At another time, Jeff saw a British SAS officer beat a detainee:
[It] was a beating in a kind of a bunker behind the main facility. . . . this British guy actually who wasn’t supposed to be interrogating anybody - a British soldier. SAS. That’s all I know about him. I don’t know his name or anything. But we went back there and he gave the guy a pretty good pounding. Nothing really in the face. A lot of stomach shots, and I would say two or three groin shots, very harsh. A knee to the abdomen. Thrown against the wall and so forth. He was very frustrated with this person, who supposedly had information about the whereabouts of Zarqawi. And he did. But we didn’t know exactly that. He was blatantly stalling us and lying to us. It was frustrating, but he [the British soldier] decided to go that route and get physical with him. . . . [W]e ended up cutting in. “This is not working, we need to stop this.”. . . I took the prisoner back and my partner took the other guy. It was reported. They weren’t upset about any type of abuse or anything. They were just upset that he [the British soldier] was interrogating anybody at all, because it was not in adherence with the rules. Because he wasn’t American or he wasn’t, you know, signed on to do that type of job. He was allowed to stick around, but he wasn’t allowed to talk to any more detainees.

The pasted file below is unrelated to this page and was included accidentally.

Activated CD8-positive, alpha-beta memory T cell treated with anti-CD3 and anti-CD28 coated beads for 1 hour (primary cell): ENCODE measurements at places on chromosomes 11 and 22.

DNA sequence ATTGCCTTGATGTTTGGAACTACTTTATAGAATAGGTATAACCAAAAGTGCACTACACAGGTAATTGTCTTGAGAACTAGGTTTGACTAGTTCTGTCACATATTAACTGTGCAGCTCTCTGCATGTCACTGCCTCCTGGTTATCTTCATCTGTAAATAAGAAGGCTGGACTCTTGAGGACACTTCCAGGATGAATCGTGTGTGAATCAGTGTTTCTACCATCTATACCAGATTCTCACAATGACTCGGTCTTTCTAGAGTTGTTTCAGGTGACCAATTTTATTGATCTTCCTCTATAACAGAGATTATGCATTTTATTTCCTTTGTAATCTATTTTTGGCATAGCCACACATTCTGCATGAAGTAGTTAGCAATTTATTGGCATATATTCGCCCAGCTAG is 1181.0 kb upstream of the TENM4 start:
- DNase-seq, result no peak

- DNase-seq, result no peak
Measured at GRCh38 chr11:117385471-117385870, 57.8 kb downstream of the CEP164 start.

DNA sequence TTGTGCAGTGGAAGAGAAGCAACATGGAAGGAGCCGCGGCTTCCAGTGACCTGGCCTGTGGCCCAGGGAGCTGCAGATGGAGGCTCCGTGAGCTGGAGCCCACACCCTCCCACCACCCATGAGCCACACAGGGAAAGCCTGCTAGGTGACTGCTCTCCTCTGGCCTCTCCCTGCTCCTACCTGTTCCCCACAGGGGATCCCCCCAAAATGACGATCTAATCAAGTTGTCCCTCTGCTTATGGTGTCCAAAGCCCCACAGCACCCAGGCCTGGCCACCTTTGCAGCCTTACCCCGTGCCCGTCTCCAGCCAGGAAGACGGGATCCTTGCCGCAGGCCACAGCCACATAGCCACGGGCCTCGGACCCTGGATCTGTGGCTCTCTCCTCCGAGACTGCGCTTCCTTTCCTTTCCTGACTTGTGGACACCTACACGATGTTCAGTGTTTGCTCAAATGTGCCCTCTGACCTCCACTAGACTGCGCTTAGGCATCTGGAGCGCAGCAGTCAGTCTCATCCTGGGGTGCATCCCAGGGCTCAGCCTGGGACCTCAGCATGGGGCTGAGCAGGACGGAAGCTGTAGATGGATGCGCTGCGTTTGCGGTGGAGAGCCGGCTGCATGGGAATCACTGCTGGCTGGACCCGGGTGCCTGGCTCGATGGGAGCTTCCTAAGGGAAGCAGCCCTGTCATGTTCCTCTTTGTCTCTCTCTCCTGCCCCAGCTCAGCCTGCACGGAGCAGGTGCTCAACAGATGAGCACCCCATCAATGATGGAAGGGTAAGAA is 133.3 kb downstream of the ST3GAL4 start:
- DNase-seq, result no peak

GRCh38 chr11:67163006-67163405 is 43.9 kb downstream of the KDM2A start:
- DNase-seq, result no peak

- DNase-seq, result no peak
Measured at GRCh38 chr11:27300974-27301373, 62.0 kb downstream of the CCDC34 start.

www.hrw.org/en/reports/2006/07/22/no-blood-no-foul -